Malolotja Nature Reserve: Reptiles and Amphibians

(Information adapted from "Birds of the Malolotja Nature Reserve, Swaziland", by Richard Boycott and Vincent Parker, 2003.)

The herpetofauna (amphibians and reptiles) of Malolotja is composed of 91 species (59% of Swaziland's recorded species), represented by 25 amphibians and 66 reptiles (one tortoise, 29 lizards and 36 snakes). This diverse fauna includes several regionally important and rare species as well as one Swaziland endemic lizard, the Swazi Thick-tailed Rock Gecko (Afroedura major), and two other near-endemic reptiles, the Barberton Girdled Lizard (Cordylus warreni barbertonensis) and the Swazi Rock Snake (Lamprophis swazicus) (Boycott 1992). Other regionally important species include the rare Natal Ghost Frog (Heleophryne natalensis), the Yellow-striped Reed Frog (Hyperolius semidiscus), and the Plaintive Rain Frog (Breviceps verrucosus), one of three species of rain frogs. Several species that are restricted to the temperate highveld are known from Malolotja and nowhere else in Swaziland. Some of the frogs occur only in upland vlei and bog systems. These include the Striped Stream Frog (Strongylopus fasciatus), the Grassland Ridged Frog (Ptychadena porosissima), the Dwarf Dainty Frog (Cacosternum parvum) and the Long-toed Running Frog (Semnodactylus wealii). One of the most ubiquitous species is the Mozambique Rain Frog (Breviceps mossambicus) which calls incessantly from October to February from grassland habitats. On those rare humid afternoons with a thunderstorm brewing they will emerge en masse and crawl around all over the roads and trails.

Of the 36 species of snakes recorded, several potentially dangerous snakes occur in Malolotja. These include, in the higher-lying areas, the Puffadder (Bitis arietans), Rinkhals (Hemachatus haemachatus) and Boomslang (Dispholidus typus) and, in the lowerlying warmer areas, the Black Mamba (Dendroaspis polylepis), Mozambique Spitting Cobra (Naja mossambica). Vine Snake (Thelotornis capensis) and Short-snouted Cobra (Naja annulifera). The last species is only known from a shed skin collected in Malolotja north. The South African Rock Python (Python natalensis), Swaziland's largest snake, occurs in the Nkomati and lower Malolotja valleys. Amongst the lizard fauna a number of rare and interesting species have been recorded including Delalande's Sandveld Lizard (Nucras lalandii). Ornate Sandveld Lizard (Nucras ornata), Transvaal Crag Lizard (Pseudocordylus melanotus). Montane Burrowing Skink (Scelotes mirus). Giant Legless Skink (Acontias plumbeus) and Ocellated Dwarf Gecko (Lygodactylus ocellatus). All three of southern Africa's highly specialised grass lizards (Chamaesaura spp.), also known as snake-lizards, occur in Malolotja representing the only known locality in the region where all three species have been recorded. Only one water tortoise, the Serrated Hinged Terrapin (Pelusios sinuatus), is known from Malolotja and it occurs in the Nkomati River (Boycott 2001).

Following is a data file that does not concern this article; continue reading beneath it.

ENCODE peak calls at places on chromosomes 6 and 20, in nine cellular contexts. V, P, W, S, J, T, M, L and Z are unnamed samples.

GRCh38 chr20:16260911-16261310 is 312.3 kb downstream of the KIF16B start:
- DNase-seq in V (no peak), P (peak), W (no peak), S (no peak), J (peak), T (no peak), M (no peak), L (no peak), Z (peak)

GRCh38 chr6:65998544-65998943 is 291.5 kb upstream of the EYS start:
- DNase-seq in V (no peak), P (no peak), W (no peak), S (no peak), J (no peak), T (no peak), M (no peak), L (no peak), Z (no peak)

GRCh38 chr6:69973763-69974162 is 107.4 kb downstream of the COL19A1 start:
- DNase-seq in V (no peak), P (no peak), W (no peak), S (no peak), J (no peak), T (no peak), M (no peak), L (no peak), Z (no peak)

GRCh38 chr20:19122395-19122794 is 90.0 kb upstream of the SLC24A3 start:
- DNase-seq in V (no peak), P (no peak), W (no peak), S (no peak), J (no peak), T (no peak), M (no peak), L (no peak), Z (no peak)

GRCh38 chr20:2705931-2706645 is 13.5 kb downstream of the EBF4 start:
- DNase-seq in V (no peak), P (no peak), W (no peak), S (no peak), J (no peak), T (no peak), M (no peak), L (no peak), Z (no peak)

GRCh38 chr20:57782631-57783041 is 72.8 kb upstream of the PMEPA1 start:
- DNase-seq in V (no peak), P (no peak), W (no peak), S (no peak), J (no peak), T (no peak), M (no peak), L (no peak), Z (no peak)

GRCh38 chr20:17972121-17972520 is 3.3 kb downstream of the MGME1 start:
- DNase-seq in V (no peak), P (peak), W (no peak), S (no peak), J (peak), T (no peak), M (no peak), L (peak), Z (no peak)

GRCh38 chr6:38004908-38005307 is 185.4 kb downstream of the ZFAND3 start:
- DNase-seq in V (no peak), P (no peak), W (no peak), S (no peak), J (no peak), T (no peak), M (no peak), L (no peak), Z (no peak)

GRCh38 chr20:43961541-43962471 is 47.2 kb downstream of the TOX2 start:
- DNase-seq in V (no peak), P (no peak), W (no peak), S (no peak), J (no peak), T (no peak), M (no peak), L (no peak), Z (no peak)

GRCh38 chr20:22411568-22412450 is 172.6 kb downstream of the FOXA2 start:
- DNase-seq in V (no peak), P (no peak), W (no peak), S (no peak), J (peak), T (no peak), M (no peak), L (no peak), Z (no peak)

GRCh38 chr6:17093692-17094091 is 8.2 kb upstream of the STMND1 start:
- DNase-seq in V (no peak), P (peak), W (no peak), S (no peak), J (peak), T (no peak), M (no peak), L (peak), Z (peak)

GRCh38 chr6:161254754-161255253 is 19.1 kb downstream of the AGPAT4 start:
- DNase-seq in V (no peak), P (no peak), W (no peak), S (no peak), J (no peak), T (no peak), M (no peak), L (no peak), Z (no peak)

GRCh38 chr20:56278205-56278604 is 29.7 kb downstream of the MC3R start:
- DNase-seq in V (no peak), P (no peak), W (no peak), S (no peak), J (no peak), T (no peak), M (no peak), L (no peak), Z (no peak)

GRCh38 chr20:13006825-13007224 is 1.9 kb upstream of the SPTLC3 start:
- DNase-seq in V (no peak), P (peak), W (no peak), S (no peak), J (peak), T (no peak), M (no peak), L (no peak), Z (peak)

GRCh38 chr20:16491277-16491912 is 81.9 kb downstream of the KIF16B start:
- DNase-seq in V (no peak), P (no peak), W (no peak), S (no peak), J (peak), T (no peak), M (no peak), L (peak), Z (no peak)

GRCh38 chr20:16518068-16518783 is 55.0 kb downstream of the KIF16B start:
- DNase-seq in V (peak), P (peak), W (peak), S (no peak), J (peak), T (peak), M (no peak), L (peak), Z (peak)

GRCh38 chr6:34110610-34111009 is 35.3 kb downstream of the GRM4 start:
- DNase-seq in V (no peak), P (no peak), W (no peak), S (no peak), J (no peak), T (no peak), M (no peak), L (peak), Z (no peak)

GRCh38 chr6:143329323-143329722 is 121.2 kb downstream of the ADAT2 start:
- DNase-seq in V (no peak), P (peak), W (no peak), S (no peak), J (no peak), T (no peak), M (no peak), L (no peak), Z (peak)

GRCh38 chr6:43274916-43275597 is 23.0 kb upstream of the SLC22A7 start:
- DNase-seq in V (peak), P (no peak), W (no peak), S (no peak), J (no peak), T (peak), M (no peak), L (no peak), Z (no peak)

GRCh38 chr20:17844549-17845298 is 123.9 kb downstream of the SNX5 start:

Malolotja Reptiles Checklist

Malolotja Amphibians Checklist

Priority Species

(Information from "Threatened Vertebrates of Swaziland", by A Monadjem, R C Boycott, V Parker and J Culverwell, 2003.)

Vulnerable

Boidae (pythons and boas)

Python sebae natalensis Smith, 1840
(Southern African python)
(SiSwati: inhlatfu)
Southern African Red Data Status: Vulnerable
International Red Data Status: Not listed

Near Threatened

Gekkonidae (geckos)

Afroedura pondolia major Onderstall, 1984
(Swazi thick-tailed rock gecko)
Southern African Red Data Status: Not listed
International Red Data Status: Not listed

Lacertidae (lacertids)

Nucras lalandii  (Milne-Edwards, 1829)
(Delalande's sandveld lizard)
Southern African Red Data Status: Not listed
International Red Data Status: Not listed

Cordylidae (girdled and crag lizards)

Chamaesaura aenea (Wiegmann) Fitzinger, 1843
(Transvaal grass lizard)
Southern African Red Data Status: Not listed
International Red Data Status: Not listed

Chamaesaura anguina anguina (Linnaeus, 1758)
(Cape grass lizard)
Southern African Red Data Status: Not listed
International Red Data Status: Not listed

Data Deficient

Colubridae (typical snakes)

Lamprophis swazicus  Schaefer, 1970
(Swazi rock snake)
Southern African Red Data Status: Rare
International Red Data Status: Near Threatened

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